For tribes, the TANF program dwarfs the WtW and NEW programs--a tribe's TANF grant is often more than 10 times greater than its WtW or NEW grant. Moreover, TANF is likely to continue to exist (especially in Indian country, with its high levels of unemployment), whereas WtW funding was available for only two federal funding cycles. The size and resources required to run a TANF program have deterred many tribes and tribal consortia from taking over TANF operation. However, tribal operation of TANF is also seen as a solution to difficulties in coordinating services with state TANF programs or differences in interpretation or application of state TANF rules to the tribe.
Although tribal takeover of TANF can improve service integration for tribal members, there is also a risk of at least temporary inefficiencies in program administration. Tribal takeover of TANF, combined with a tribal WtW grant, extends the range of program resources that can be provided to tribal members in a closely coordinated fashion consistent with tribal traditions and values. On the other hand, it is difficult to integrate information resources for WtW and TANF with the other tribal programs. In some cases, WtW and TANF staff develop separate information systems that are not designed with future integration in mind. This sometimes leads to incongruous results. A tribal TANF client may report a change of address to a WtW case manager, but it is not communicated to the TANF files; consequently, a TANF check may be mailed to an incorrect address. Basic information on tribal clients can be redundantly entered by several different staffs to separate systems.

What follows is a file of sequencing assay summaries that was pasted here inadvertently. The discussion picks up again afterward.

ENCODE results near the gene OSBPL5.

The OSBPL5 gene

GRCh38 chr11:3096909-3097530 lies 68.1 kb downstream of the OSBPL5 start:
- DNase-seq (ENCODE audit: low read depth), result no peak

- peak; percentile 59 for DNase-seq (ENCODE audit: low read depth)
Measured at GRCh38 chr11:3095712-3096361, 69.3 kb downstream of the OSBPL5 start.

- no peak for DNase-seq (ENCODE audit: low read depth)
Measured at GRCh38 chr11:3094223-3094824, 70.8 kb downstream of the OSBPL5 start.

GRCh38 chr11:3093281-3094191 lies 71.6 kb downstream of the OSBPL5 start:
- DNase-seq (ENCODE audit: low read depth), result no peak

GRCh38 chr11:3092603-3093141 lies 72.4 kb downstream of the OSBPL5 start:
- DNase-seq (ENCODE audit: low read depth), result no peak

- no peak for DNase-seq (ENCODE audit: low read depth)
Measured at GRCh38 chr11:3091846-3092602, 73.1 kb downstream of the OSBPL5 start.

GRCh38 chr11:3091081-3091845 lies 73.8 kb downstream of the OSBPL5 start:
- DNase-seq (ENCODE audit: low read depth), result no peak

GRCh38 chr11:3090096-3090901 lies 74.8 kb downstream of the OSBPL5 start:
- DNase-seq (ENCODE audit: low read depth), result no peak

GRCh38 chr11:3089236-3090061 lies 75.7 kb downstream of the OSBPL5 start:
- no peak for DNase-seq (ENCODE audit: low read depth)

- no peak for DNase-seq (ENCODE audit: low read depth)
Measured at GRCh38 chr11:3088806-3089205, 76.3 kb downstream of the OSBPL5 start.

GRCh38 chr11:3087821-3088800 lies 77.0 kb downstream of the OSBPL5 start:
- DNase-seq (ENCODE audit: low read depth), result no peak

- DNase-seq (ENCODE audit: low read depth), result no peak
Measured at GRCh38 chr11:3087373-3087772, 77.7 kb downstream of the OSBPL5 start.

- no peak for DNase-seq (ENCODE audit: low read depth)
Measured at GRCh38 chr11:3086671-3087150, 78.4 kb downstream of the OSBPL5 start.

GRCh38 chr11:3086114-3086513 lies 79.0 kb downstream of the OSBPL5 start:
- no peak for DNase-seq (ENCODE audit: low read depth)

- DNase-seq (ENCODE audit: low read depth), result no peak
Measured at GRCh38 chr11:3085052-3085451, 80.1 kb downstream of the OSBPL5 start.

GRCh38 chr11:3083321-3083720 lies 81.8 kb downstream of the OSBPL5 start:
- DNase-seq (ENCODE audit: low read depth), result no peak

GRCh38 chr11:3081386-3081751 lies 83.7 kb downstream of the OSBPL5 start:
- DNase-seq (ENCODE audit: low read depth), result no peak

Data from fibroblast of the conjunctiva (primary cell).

In the sites examined for this study, tribal TANF and WtW programs operate out of separate agencies. Four of the grantees (Klamath, Navajo Nation, Nez Perce, and Tanana Chiefs Conference) operate a TANF program. In keeping with the intent of the WtW legislation, their WtW programs are administered through workforce agencies rather than welfare agencies, just as is true for state WtW grantees. Staff at the tribal E&T program (partially funded by the WtW grant) and TANF staff do not report to the same program manager, and at each of the four tribal TANF grantees, the TANF and E&T programs are in different departments or agencies. This separation can impede coordination and integration of the services and activities of the TANF and WtW programs. For example, at Klamath, the TANF and WtW offices are in communities more than 20 miles apart, and it is difficult for tribal members to travel from one office to the other. On the other hand, at Tanana Chiefs Conference, the WtW and TANF staffs are at least located in the same facility.
The administration of TANF and WtW programs by different tribal departments or agencies sometimes impedes welfare reform implementation efforts. For the tribes in the study, TANF tends to come under the aegis or influence of tribal social services programs, whereas WtW tends to come under the aegis of E&T or workforce development programs. While tribal officials and program managers embrace the goal of moving TANF recipients from welfare to work, it is difficult to restructure long-standing departments, programs, responsibilities, and ways of providing services. Such reorganization requires agreement among tribal members, the tribal council, and tribal administrators, as well as the expenditure of resources that are scarce for many tribes.